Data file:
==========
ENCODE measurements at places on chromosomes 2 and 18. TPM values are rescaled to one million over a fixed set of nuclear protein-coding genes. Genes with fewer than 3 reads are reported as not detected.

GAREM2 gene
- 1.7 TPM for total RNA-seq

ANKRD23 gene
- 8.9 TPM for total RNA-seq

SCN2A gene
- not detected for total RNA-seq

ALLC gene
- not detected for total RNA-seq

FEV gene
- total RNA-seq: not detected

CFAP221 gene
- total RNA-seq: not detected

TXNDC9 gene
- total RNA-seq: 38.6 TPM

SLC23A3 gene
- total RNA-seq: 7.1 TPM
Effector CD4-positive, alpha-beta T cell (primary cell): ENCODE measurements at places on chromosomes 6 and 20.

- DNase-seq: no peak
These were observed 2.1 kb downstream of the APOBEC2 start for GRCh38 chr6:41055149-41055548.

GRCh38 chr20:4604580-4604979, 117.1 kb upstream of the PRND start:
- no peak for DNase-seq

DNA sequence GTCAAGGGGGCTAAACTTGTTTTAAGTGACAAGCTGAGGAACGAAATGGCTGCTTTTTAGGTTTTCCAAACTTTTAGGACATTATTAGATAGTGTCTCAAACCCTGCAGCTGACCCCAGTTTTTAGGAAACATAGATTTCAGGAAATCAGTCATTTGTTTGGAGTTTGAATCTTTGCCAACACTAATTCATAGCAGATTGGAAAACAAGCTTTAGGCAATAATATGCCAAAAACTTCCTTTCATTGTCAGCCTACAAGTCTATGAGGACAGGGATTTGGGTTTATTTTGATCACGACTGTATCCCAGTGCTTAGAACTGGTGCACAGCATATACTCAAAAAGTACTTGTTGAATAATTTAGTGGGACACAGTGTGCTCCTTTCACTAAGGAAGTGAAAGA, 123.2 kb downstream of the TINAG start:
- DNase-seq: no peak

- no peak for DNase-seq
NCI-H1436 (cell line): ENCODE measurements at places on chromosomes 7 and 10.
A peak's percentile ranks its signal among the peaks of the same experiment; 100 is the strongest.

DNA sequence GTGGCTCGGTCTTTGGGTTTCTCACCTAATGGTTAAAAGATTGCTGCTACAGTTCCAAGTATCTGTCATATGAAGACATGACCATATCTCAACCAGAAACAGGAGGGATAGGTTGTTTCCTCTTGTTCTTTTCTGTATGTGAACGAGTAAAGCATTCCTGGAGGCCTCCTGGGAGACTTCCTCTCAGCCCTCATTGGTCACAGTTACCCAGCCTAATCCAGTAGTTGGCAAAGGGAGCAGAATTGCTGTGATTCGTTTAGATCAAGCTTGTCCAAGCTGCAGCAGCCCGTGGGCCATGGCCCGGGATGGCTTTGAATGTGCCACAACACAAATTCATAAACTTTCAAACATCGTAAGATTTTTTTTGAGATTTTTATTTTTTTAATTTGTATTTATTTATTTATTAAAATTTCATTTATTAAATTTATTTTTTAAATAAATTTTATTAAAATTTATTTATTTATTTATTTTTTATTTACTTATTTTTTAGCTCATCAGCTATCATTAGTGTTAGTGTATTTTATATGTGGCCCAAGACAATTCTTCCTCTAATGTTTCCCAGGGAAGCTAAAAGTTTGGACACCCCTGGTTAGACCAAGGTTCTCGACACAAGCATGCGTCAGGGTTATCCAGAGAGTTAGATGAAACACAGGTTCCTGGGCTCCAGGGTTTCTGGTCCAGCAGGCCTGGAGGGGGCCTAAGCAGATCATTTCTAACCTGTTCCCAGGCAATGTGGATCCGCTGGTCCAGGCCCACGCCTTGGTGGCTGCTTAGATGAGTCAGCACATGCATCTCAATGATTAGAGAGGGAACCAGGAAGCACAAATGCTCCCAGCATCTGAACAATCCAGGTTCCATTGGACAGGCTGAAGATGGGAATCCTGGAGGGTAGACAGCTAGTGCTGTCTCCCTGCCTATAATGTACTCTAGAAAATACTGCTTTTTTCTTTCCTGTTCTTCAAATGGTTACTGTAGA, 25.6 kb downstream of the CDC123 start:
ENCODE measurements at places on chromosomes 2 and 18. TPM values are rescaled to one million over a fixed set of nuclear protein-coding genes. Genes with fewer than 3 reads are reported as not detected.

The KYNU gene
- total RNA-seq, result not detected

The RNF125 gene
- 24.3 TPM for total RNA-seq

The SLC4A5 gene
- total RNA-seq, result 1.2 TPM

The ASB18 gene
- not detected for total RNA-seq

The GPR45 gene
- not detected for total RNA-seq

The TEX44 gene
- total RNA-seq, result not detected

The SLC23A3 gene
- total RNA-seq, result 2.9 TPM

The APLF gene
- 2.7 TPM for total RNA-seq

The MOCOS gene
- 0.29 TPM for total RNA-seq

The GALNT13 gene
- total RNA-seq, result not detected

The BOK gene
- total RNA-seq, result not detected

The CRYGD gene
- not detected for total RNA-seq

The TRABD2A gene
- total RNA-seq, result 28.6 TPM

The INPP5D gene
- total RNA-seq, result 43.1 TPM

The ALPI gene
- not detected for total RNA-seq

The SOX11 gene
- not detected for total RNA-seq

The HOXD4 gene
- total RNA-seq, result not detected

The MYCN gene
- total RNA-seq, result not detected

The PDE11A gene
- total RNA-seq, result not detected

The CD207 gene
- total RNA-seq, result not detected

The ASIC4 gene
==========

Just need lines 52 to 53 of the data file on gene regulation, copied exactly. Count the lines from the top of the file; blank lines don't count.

The CRYGD gene
- not detected for total RNA-seq